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Hypos with emergency assistance – what happens during a diabetic emergency?

May 13, 2015 by Anne Kainz

If I’m too slow or get caught off guard

Hypos make us feel lousy, shaky, and just bad. We often just want to feel better again!

And most of the time, we can handle it ourselves with a bit of juice, glucose, or whatever we choose. But sometimes we might need a little help from friends, family, or co-workers. Even then, it’s usually not too bad.

But what if we’re out alone and get caught off guard, or if the low happens too fast, and we lose our senses or pass out?

What exactly happens while we’re “not there” to experience it?

I was really curious, so I started asking some questions.

Quick and effective help – usually

I interviewed some first responders, paramedics, and firefighters here in Austria and asked them about their experiences helping us Monster Tamers. I’m sure there are many differences according to regional practices, licensing, and guidelines, but I think it’s still useful to share what I learned.

What happens should you pass out is actually pretty uneventful, save the worry and concern of those around you.

Hopefully someone sees that you need help and calls quickly. There is another article’s worth of discussion on this point alone, but for today, let’s assume rescue has been called and are on their way. In most populated areas, it shouldn’t take more than a few minutes for them to arrive.

Medical ID

Upon arrival, they will check if you are breathing and then blood pressure. They are also scanning for any sort of medical ID – a bracelet, a necklace, maybe even a tattoo. Those I interviewed mentioned this without my prompting, which I found reassuring, and also said they check thoroughly as soon as possible.

That being said, I’ve also heard from others who say rescuers missed very visible and plain medical IDs.

If you’re not responsive the next check is blood sugar. And BAAAAM – low blood sugar confirmed.

Treating

If you are completely unconscious then a glucagon rescue injection or glucose solution IV is necessary, and not everyone can administer these treatments. A glucose solution IV, for example, can only be given by an emergency doctor or a paramedic who is qualified to start an IV (it requires venous access).

Paramedics or first responders without these skills can administer glucose gels, but only if you are conscious. This makes sense, right? If you are unconscious and people start putting stuff in your mouth, you could choke on it.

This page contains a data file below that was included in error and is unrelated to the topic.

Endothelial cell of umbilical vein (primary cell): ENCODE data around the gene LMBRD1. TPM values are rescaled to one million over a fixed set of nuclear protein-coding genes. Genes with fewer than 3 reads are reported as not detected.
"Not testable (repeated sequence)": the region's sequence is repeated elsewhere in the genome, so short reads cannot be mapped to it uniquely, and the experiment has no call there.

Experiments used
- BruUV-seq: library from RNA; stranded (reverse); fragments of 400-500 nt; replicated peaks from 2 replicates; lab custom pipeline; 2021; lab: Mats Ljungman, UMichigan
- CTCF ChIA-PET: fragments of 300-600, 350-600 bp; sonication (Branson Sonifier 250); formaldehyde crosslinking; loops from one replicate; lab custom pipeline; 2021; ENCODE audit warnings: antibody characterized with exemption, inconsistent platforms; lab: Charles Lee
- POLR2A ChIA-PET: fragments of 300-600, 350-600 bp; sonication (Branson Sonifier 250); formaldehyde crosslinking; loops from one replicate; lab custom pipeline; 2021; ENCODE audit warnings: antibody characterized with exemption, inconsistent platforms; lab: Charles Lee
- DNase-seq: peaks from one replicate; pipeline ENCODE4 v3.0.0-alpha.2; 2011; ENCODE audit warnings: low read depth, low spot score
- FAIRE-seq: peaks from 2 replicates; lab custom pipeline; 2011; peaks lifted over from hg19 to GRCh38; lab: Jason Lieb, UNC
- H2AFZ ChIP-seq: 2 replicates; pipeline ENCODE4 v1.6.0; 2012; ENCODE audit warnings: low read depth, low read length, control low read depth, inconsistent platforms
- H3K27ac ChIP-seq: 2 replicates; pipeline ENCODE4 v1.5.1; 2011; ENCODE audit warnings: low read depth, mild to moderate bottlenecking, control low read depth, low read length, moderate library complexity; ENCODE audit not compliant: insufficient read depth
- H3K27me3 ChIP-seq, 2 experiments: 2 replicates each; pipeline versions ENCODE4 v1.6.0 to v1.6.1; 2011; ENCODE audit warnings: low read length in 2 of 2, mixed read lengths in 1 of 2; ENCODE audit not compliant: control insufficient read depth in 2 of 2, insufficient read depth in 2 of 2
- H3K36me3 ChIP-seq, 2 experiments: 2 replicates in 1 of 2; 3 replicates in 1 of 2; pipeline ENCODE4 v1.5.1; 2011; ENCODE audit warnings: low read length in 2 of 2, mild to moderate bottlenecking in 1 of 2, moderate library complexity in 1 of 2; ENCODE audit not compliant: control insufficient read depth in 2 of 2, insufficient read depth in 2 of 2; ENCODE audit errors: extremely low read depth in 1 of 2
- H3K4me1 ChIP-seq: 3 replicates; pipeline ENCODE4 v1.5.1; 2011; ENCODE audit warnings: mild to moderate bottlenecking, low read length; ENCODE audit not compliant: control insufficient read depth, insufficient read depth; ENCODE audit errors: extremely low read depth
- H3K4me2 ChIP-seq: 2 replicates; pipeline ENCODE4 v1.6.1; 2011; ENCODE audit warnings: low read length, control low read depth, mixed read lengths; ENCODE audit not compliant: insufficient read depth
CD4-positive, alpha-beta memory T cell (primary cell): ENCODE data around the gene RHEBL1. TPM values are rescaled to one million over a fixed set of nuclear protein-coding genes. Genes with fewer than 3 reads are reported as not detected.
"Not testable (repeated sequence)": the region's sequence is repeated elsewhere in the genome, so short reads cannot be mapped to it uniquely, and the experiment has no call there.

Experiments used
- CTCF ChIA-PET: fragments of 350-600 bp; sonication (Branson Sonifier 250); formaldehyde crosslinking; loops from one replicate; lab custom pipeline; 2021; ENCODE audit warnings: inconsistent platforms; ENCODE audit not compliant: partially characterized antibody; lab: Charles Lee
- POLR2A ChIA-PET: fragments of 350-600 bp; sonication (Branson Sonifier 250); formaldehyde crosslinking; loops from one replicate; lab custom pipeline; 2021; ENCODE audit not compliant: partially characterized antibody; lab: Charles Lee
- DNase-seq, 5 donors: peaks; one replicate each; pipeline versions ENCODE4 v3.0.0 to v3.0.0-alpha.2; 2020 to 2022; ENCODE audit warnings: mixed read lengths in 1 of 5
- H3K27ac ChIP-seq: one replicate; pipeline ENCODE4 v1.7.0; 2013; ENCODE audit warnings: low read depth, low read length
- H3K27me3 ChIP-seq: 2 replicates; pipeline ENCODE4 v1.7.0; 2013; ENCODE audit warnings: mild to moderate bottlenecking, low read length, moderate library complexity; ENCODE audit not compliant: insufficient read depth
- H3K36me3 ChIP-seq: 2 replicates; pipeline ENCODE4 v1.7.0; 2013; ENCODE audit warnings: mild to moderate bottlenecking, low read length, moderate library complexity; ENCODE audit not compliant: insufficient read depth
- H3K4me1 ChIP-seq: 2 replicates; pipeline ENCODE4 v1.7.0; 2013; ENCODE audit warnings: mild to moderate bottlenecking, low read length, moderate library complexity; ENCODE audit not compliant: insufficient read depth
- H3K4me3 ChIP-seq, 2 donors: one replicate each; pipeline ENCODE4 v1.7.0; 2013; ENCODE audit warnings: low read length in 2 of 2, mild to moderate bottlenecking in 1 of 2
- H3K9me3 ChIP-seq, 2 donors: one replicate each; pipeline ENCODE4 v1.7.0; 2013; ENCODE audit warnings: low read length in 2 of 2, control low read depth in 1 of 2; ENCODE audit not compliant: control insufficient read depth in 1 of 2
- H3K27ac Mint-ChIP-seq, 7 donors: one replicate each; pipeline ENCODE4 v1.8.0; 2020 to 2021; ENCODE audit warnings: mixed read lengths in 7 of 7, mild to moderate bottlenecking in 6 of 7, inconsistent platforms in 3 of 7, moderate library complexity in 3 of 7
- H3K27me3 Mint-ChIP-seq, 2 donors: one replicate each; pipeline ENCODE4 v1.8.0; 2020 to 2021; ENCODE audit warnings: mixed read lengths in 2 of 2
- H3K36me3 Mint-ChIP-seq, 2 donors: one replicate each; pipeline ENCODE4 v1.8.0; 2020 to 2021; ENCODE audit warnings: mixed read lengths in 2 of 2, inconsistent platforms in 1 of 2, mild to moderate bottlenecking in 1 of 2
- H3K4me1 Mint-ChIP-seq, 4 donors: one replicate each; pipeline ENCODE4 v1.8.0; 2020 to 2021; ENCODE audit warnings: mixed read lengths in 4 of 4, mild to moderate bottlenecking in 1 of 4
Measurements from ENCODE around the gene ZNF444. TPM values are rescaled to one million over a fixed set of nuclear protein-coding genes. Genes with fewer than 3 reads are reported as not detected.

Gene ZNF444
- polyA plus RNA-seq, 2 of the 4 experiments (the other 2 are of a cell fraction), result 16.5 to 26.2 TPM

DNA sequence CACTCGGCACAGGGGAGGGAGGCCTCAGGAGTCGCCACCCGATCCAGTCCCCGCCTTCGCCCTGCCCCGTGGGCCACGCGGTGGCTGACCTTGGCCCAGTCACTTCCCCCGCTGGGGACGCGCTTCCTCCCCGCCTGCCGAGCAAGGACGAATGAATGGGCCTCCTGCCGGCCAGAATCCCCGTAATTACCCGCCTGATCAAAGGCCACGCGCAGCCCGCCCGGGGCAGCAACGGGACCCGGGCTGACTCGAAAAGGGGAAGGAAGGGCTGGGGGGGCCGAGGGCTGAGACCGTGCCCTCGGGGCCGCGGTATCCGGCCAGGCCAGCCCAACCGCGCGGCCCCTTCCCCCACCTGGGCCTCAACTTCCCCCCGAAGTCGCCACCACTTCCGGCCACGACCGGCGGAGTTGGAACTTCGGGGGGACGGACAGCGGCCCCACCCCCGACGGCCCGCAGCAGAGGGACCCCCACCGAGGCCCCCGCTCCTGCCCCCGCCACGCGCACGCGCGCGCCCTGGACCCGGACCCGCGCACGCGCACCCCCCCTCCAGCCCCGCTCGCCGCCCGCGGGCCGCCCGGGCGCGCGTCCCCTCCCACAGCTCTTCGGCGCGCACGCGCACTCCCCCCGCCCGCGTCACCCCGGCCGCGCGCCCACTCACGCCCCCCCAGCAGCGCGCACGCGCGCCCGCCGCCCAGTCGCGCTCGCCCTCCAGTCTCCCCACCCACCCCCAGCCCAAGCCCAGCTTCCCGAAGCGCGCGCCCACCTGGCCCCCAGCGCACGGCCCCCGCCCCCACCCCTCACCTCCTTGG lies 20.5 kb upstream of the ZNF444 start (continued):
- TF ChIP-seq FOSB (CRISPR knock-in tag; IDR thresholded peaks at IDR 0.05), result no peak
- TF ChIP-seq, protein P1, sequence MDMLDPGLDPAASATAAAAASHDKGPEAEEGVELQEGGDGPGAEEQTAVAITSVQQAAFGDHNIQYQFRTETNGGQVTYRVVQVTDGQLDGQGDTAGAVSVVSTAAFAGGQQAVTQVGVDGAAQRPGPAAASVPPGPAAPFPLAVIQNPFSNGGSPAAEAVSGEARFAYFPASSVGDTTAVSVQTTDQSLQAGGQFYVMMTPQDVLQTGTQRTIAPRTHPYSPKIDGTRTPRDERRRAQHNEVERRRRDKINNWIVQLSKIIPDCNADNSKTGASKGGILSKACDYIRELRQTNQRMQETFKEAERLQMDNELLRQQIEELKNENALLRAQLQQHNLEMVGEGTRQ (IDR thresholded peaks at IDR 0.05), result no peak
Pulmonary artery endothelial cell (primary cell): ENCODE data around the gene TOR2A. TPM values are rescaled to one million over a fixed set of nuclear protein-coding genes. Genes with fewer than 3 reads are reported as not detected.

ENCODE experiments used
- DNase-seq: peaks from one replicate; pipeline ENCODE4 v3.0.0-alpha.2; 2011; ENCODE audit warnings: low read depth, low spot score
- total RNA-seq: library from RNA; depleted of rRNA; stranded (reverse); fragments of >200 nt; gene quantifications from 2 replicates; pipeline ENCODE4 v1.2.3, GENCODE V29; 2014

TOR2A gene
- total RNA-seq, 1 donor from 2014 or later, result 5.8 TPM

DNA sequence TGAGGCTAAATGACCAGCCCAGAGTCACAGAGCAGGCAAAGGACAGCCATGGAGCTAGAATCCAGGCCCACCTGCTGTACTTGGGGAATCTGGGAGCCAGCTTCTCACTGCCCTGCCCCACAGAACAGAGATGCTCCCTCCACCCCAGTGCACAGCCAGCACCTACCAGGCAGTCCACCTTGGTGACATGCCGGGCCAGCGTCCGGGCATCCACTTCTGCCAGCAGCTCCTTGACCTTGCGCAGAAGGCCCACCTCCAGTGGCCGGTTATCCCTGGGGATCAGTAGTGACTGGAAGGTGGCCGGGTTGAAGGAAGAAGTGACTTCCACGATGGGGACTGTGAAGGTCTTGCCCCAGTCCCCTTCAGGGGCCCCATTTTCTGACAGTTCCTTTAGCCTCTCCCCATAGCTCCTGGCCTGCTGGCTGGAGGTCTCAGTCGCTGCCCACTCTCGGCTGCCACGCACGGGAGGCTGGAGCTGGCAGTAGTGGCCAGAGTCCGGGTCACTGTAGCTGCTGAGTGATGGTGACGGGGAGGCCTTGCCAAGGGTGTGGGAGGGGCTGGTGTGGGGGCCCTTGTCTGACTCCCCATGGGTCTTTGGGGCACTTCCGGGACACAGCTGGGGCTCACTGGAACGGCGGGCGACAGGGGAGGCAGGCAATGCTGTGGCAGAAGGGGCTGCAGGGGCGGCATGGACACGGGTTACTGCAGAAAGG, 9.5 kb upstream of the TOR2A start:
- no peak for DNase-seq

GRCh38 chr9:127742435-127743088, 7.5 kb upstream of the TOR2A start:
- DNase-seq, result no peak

A glucose solution IV usually works very quickly. Often in a matter of minutes, you’ll wake up and your monster will have calmed down.

Once you’re awake and starting to feel better, another blood sugar check is done. If your BG is back to normal you can decide if you want to go to the hospital or not. The emergency doctor involved will also be very involved in this decision.

If your BG does not come back up to normal after a few minutes you’ll be transported to the nearest hospital. You’ll be checked from top to bottom and given more glucose until you’re back up to normal.

Every clue helps

A tip for those calling rescue on our behalf: Take a quick survey of our stuff – even a quick look in our purse or pockets – and let the emergency center know if you see any medical looking stuff. A blood glucose meter, a bottle of glucose tabs, maybe even an emergency card. It’s all really helpful information to the emergency center.

Turn on our phones, too. Is there an ICE contact (ICE stands for In Case of Emergency) or Emergency information on the home screen? Did you know iPhone users with iOS 8 or higher can add emergency info to their lock screen?

Adding emergency contact information to iOS 8 lock screen

 

Any bit of information can help, so it doesn’t hurt to check while you’re calling. But please don’t delay – time is critical!

Nothing to be embarrassed about